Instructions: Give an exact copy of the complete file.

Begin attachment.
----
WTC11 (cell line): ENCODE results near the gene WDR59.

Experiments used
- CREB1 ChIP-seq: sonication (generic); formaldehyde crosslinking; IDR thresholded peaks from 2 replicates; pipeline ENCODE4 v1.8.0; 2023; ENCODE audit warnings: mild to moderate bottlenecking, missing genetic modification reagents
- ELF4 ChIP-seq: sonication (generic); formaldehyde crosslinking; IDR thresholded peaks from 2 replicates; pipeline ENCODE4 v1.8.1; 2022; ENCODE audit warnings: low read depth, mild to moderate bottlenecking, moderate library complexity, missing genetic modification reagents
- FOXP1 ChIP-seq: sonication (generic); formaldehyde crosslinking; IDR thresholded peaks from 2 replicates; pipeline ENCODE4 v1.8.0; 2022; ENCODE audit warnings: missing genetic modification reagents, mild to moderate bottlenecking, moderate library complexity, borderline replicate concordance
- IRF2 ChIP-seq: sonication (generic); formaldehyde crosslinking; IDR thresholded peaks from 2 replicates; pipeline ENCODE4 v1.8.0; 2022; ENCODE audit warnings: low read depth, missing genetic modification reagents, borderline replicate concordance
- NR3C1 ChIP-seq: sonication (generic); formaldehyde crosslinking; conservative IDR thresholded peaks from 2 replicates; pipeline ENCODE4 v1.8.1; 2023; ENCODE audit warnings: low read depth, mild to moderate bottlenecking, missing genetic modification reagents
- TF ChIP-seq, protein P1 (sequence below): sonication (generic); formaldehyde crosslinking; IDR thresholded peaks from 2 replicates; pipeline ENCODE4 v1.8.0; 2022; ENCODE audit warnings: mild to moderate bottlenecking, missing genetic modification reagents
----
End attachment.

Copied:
WTC11 (cell line): ENCODE results near the gene WDR59.

Experiments used
- CREB1 ChIP-seq: sonication (generic); formaldehyde crosslinking; IDR thresholded peaks from 2 replicates; pipeline ENCODE4 v1.8.0; 2023; ENCODE audit warnings: mild to moderate bottlenecking, missing genetic modification reagents
- ELF4 ChIP-seq: sonication (generic); formaldehyde crosslinking; IDR thresholded peaks from 2 replicates; pipeline ENCODE4 v1.8.1; 2022; ENCODE audit warnings: low read depth, mild to moderate bottlenecking, moderate library complexity, missing genetic modification reagents
- FOXP1 ChIP-seq: sonication (generic); formaldehyde crosslinking; IDR thresholded peaks from 2 replicates; pipeline ENCODE4 v1.8.0; 2022; ENCODE audit warnings: missing genetic modification reagents, mild to moderate bottlenecking, moderate library complexity, borderline replicate concordance
- IRF2 ChIP-seq: sonication (generic); formaldehyde crosslinking; IDR thresholded peaks from 2 replicates; pipeline ENCODE4 v1.8.0; 2022; ENCODE audit warnings: low read depth, missing genetic modification reagents, borderline replicate concordance
- NR3C1 ChIP-seq: sonication (generic); formaldehyde crosslinking; conservative IDR thresholded peaks from 2 replicates; pipeline ENCODE4 v1.8.1; 2023; ENCODE audit warnings: low read depth, mild to moderate bottlenecking, missing genetic modification reagents
- TF ChIP-seq, protein P1 (sequence below): sonication (generic); formaldehyde crosslinking; IDR thresholded peaks from 2 replicates; pipeline ENCODE4 v1.8.0; 2022; ENCODE audit warnings: mild to moderate bottlenecking, missing genetic modification reagents